The letter notes how a similar product, Pfizer's Exubera, was a failure and Afrezza is even more likely to flop given strong negative warnings on its labels, including one about the potential for lung cancer. It also notes that Afrezza will be more expensive than standard insulin injections.
Karp added that it's unlikely for MannKind, which is manufacturing-focused, to sign a lucrative sales partnership for Afrezza.
"Based on our analysis, we believe the stock implies that MannKind can secure a royalty deal where the partner is convinced that the drug is going to do $5 billion in sales—the entire size of the short-acting insulin market," the letter said.
"While Exubera has previewed what will happen with Afrezza, the market has had a way of ignoring this drug's past failures until it actually launches," the letter added. "When and if this happens, we believe that MannKind will ultimately trade down 90% to a value around $500 million or $1/share."
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Matthew Pfeffer, MannKind's chief financial officer, strongly contested Karp's thesis. In particular, he said that comparing Afrezza and Exubera wasn't fair. He noted Afrezza's much smaller physical size, saying it was about as large as a pocket-sized whistle. By comparison, he said that Exubera was the size of a tennis ball can and resembled a bong.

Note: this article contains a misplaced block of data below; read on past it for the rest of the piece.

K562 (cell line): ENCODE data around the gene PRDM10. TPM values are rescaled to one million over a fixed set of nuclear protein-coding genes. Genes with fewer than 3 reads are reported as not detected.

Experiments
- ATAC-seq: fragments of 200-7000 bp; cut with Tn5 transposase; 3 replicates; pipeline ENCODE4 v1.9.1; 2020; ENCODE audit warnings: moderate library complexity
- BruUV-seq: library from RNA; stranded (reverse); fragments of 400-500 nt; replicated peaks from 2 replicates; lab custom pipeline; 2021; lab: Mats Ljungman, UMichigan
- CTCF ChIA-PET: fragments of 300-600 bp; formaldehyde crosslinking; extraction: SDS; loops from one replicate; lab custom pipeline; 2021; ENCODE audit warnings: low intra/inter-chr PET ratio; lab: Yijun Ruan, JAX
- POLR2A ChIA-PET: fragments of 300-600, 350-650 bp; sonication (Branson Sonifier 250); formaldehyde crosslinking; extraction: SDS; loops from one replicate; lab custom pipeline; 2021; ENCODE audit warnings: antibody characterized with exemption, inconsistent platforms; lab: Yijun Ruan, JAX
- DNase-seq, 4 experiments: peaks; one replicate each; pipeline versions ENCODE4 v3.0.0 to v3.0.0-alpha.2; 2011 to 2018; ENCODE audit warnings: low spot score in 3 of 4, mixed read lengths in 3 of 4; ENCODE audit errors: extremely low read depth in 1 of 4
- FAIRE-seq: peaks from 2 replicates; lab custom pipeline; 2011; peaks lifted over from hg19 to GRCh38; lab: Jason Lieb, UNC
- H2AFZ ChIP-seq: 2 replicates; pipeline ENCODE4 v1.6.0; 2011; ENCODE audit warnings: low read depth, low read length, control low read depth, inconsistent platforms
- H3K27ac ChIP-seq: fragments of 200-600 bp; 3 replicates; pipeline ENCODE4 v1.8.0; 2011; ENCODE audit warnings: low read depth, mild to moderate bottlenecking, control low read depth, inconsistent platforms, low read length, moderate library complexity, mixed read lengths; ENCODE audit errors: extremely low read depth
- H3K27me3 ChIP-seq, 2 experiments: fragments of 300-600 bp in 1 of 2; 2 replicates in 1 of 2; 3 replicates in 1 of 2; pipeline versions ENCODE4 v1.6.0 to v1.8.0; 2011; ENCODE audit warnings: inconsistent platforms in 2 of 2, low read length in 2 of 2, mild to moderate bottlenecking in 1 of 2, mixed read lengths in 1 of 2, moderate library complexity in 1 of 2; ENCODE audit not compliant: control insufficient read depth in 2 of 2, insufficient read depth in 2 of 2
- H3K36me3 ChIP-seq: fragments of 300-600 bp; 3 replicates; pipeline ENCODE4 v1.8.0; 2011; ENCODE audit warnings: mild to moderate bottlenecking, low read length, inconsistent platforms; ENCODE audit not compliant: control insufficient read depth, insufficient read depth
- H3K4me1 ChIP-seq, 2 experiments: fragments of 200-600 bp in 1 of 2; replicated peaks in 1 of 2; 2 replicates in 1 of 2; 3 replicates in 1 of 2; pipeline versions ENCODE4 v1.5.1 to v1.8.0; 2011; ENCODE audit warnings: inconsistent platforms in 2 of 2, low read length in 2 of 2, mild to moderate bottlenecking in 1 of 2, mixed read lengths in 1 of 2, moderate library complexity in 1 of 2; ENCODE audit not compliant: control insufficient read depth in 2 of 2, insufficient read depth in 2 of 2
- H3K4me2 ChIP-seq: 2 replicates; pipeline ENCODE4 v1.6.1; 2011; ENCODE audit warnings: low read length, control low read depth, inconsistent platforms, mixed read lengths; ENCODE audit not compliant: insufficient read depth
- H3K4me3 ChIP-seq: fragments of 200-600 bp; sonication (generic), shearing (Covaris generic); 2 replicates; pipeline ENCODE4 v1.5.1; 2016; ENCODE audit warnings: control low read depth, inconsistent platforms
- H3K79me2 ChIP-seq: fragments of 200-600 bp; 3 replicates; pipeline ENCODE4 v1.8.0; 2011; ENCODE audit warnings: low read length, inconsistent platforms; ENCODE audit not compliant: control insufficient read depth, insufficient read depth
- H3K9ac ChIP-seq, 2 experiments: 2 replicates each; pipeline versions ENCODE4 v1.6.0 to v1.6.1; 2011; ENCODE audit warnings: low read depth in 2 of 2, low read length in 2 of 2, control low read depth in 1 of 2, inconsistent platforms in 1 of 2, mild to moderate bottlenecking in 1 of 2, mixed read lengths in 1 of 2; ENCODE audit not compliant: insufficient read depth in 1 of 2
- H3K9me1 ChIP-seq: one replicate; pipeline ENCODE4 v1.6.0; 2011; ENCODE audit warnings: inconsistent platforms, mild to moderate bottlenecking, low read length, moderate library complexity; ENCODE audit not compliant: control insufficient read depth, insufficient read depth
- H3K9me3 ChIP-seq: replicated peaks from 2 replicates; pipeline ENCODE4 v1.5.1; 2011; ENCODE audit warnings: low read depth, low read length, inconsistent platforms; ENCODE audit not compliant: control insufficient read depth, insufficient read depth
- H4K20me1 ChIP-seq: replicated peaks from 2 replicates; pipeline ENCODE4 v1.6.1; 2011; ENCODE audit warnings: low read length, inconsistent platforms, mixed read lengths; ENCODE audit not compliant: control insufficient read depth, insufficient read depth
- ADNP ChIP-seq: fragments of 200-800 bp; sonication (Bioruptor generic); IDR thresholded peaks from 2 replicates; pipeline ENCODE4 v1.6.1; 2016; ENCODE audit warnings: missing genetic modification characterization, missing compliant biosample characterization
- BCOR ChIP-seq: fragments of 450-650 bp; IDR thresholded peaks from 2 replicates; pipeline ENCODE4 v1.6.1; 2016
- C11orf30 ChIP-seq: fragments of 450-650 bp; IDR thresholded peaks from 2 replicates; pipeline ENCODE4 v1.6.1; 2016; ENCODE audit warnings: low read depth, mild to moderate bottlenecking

He also said that Afrezza is likely to be priced at around the same level as injectable insulin; Exubera was far more expensive. Pfeffer added that cancer fears were overblown and that the warning label was expected by the company and specific to certain at-risk groups.
"We think it's a much improved, next generation product," Pfeffer said.
Pfeffer was also optimistic on MannKind finding a partner to market Afrezza, a deal he hoped would be in place to launch the product late this year or early next. "We have every reason to think we will have a partner," he said.
"There's a lot of upside potential still here," Pfeffer said. "It wouldn't take much of this market to be very, very large in sales," he added.
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Tourbillon is not the first to bet against MannKind; the company was the 15th most shorted stock as of July 10. Short interest has risen steadily over 2014.